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Riptide aka "Une si jolie petite plage" [Blu-ray]
(Yves Allégret, 1949)
Review by Gary Tooze
Theatrical: Darbor Films
Region: FREE (as verified by the Oppo Blu-ray player)
Disc Size: 32,078,581,321 bytes
Feature Size: 24,013,780,992 bytes
Video Bitrate: 31.95 Mbps
Case: 2-tired Digipak with slipcase
Release date: December 4th, 2013
Aspect ratio: 1.33:1
Resolution: 1080p / 23.976 fps
Video codec: MPEG-4 AVC Video
DTS-HD Master Audio French 824 kbps 2.0 / 48 kHz / 824 kbps / 16-bit (DTS Core: 2.0 / 48 kHz / 768 kbps / 16-bit)
DTS Audio French 768 kbps 2.0 / 48 kHz / 768 kbps / 16-bit
English, French, none
• Gerard Philipe: Les debuts de l'enfant prodige (19:48, French
language - no subtitles)
DVD of the film included!
Description:A late bloom for the Carné-Prévert brand of poetic realism, set in a wintry beach resort in Normandy where a young man (Philipe), returns to the scene of his childhood after involvement in a crime of passion in Paris (he has just killed the singer he was seduced by and ran away with to escape his orphanage background). Undergoing much soul-searching torment, focused by the presence of a sinister stranger (Servais) as well as by speculation and gossip about the crime centering on the nosy hotel proprietress (Marken), he finds some temporary warmth in the love of the bedraggled chambermaid (Robinson).
The French seaside never looked drearier. It’s the off-season, raining
endlessly, with only one shabby hotel open for customers. A young man
checks in, coming from Paris, apparently depressed, and averse to the
music of a popular singer who has just been murdered. It could have been
a Georges Simenon novel. It is a kind of story that is almost
classically French, or maybe it’s more in the tone and the way the
narrative plays out, the existential dolor. The hotel is pervaded by
this fatalistic ennui, a sense of inescapable doom, a melancholy without
the faintest hint of possibility for redemption. The characters keep
referring to the desolate shoreline as “such a pretty little beach,”
repeating the title time and again, emphasizing sincerity as well as
some irony, too.
During the cold and rainy off-season a man (Gérard Philipe) arrives in a seaside town and, giving his name only as Pierre, checks into the only hotel which remains open. His arrival arouses curiosity and a degree of suspicion, as people note that he appears to know the area, yet gives no explanation for his presence at that bleak time of year in the dead-end town. The elderly father of the hotel owner, now a mute invalid, shows signs of recognition but his condition prevents him from voicing what he observes. Pierre is treated with barely disguised petty-minded intolerance and hostility by the hotel owner, guests and habitués, but develops a friendship with Marthe (Madeleine Robinson), an all-purpose employee at the hotel. Pierre also notices a 15 year-old boy – employed as a dogsbody at the hotel, where he has been placed by the local state-run orphanage – who he has spotted engaging in rendezvous with Mme Curlier, a middle-aged female guest. His attempts to engage the somewhat surly and reticent youth however meet with rebuff.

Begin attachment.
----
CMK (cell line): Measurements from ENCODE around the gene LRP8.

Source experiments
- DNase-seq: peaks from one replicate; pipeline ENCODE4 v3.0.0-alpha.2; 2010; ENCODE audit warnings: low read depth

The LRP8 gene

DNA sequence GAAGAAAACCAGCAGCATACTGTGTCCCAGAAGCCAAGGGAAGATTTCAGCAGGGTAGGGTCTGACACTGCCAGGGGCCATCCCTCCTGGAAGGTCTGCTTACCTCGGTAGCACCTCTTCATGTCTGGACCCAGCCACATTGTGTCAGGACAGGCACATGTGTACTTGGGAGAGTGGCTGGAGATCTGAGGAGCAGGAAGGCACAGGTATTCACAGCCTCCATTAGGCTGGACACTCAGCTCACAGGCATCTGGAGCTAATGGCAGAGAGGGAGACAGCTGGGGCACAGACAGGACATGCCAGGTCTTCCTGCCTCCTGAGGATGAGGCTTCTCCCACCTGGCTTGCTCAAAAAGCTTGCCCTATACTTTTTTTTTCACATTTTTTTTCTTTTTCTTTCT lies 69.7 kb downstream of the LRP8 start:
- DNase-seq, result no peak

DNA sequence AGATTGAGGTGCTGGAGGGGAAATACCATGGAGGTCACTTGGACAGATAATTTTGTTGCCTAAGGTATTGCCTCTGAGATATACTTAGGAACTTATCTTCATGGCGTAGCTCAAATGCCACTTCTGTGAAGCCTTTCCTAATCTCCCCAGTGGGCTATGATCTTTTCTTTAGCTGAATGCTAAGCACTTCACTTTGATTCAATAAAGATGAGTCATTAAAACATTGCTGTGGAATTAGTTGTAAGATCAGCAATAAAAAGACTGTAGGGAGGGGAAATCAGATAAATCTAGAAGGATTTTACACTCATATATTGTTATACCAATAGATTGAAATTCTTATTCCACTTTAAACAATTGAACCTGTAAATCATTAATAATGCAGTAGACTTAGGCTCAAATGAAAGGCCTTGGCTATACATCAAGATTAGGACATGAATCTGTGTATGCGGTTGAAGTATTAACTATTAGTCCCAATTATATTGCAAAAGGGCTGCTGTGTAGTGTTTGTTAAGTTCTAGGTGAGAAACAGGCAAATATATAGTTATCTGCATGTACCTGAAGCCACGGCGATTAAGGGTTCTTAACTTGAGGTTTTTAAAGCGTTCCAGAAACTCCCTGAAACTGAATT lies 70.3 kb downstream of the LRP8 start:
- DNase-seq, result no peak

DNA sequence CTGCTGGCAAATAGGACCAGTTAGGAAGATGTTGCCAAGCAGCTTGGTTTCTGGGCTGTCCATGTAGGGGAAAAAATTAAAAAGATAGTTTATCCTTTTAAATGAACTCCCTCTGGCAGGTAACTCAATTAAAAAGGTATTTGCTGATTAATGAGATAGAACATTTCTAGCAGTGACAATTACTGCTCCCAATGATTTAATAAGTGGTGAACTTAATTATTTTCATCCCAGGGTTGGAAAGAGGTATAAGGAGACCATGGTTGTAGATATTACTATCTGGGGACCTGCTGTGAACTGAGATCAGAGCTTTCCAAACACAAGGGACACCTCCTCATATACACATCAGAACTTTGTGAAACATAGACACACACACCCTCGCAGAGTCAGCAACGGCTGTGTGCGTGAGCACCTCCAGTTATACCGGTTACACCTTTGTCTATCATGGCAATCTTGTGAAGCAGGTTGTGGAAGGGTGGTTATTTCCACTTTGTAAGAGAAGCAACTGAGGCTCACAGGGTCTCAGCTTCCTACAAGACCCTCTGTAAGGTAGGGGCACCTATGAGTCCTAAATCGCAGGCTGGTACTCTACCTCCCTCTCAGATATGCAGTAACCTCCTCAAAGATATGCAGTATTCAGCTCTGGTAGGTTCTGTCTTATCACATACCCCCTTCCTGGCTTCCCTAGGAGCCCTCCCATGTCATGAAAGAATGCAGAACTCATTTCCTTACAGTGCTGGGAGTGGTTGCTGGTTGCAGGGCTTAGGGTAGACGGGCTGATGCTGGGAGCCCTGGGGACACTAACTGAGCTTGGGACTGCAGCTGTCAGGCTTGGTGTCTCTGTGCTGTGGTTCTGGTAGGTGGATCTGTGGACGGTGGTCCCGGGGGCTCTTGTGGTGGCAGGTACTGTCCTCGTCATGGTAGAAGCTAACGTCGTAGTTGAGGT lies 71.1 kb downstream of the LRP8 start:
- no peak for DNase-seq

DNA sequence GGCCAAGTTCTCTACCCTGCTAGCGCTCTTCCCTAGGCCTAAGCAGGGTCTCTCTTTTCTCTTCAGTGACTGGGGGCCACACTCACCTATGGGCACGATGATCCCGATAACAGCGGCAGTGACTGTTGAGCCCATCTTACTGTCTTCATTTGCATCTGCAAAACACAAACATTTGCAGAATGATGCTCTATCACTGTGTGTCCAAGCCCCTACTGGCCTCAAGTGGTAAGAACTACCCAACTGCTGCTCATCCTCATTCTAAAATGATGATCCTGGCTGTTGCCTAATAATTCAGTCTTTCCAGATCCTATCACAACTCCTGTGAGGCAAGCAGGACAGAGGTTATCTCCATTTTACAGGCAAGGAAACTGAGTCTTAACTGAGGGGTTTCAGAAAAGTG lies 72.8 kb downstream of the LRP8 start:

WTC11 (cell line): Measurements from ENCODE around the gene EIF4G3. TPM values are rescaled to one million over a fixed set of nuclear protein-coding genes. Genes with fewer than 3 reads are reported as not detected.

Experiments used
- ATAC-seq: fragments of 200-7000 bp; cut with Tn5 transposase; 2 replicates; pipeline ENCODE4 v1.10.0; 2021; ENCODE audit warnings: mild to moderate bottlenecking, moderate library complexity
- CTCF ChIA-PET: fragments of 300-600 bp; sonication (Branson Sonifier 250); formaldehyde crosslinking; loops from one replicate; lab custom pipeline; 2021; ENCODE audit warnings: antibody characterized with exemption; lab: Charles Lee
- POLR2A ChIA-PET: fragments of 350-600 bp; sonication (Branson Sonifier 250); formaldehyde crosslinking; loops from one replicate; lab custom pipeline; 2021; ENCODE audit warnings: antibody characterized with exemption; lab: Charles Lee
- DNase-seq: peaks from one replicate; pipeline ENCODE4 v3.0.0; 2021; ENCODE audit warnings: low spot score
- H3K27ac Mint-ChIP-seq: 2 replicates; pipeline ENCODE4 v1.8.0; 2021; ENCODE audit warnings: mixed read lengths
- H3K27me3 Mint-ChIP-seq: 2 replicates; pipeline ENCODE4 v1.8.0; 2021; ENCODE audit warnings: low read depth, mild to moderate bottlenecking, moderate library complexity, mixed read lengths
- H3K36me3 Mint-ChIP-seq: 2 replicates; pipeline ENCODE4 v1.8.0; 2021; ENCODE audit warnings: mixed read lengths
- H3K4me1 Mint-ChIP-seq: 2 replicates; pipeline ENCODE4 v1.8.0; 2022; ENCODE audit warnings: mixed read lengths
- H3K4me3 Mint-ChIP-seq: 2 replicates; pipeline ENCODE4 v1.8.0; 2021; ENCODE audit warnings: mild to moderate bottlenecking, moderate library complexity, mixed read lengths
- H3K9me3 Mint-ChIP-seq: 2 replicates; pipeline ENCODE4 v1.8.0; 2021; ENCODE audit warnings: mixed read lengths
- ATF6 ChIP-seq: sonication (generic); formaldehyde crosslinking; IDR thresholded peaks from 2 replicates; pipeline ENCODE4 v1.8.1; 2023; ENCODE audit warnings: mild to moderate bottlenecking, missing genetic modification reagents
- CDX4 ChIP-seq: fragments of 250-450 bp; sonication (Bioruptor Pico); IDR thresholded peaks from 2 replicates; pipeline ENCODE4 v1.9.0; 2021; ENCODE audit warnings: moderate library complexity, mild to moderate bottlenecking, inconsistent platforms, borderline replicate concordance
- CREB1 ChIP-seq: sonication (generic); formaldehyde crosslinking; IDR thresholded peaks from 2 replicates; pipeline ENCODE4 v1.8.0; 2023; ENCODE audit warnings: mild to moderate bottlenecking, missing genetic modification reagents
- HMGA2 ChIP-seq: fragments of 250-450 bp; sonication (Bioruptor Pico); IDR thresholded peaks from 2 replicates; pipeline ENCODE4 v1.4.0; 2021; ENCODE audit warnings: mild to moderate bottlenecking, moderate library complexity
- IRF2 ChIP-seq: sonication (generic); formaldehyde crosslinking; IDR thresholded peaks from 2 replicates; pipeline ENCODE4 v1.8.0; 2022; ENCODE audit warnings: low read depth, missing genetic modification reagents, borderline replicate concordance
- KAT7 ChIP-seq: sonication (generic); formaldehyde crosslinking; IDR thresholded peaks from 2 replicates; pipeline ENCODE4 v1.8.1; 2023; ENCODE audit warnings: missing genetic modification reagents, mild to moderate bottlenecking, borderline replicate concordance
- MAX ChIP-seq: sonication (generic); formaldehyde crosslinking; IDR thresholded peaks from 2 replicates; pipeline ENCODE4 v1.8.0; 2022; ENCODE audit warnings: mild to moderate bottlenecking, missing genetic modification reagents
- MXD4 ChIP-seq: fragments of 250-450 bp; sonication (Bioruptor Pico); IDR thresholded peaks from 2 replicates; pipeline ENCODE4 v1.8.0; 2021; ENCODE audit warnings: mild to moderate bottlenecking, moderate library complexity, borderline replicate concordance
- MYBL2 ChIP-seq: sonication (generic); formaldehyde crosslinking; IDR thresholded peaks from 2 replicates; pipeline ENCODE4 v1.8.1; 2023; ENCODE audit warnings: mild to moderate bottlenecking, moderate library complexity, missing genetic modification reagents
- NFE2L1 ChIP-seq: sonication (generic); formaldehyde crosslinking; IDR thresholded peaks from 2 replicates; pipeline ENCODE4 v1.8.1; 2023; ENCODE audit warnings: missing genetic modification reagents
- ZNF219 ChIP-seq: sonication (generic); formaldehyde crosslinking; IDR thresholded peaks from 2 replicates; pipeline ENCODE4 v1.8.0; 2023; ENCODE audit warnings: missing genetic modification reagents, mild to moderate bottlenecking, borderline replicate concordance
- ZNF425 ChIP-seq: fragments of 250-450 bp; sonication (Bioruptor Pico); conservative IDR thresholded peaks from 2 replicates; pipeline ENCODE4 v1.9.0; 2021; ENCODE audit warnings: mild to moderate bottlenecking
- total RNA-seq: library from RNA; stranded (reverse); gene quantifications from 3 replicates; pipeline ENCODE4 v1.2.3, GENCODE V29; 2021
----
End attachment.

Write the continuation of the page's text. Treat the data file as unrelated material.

Image : NOTE: The below Blu-ray captures were taken directly from the Blu-ray disc.
A 'French Noir', Riptide has had a restoration and looks impressive on Blu-ray from Pathé. The image quality shows an even layer of textured grain and contrast is excellent via the 1080P transfer. You can even note instances of depth on the 1949 production. This Blu-ray improves as the film runs along and I thought the HD disc provided an awesome presentation. Visually this gets high marks.
CLICK EACH BLU-RAY CAPTURE TO SEE ALL IMAGES IN FULL 1920X1080 RESOLUTION
The DTS-HD Master dual-mono track at 824 kbps is pretty solid with some depth in the rain, wind and outdoor noises. The score by Maurice Thiriet (Children of Paradise) is subtly haunting and exports a sense of isolation. A 'Descriptive Audio' track is included in French. There are optional English and French subtitles and my Oppo has identified it as being a region 'FREE - playable on Blu-ray machines worldwide.
If you understand French - there are some good video pieces including Gerard Philipe: Les debuts de l'enfant prodige with writers Gerard Bonal, Alain Ferrari, Olivier Barrot, and others discussing the film for 20-minutes. There is also a piece from 1973 - with archival interview snippets. Trailers, Gallery etc. but nothing is English-friendly.
October 27th, 2014
About the Reviewer: Hello, fellow Beavers! I have been interested in film since I viewed a Chaplin festival on PBS when I was around 9 years old. I credit DVD with expanding my horizons to fill an almost ravenous desire to seek out new film experiences. I currently own approximately 9500 DVDs and have reviewed over 3500 myself. I appreciate my discussion Listserv for furthering my film education and inspiring me to continue running DVDBeaver. Plus a healthy thanks to those who donate and use our Amazon links.
Although I never wanted to become one of those guys who
focused 'too much' on image and sound quality - I
find HD is swiftly pushing me in that direction.
Oppo Digital BDP-83 Universal Region FREE Blu-ray/SACD
Gary W. Tooze
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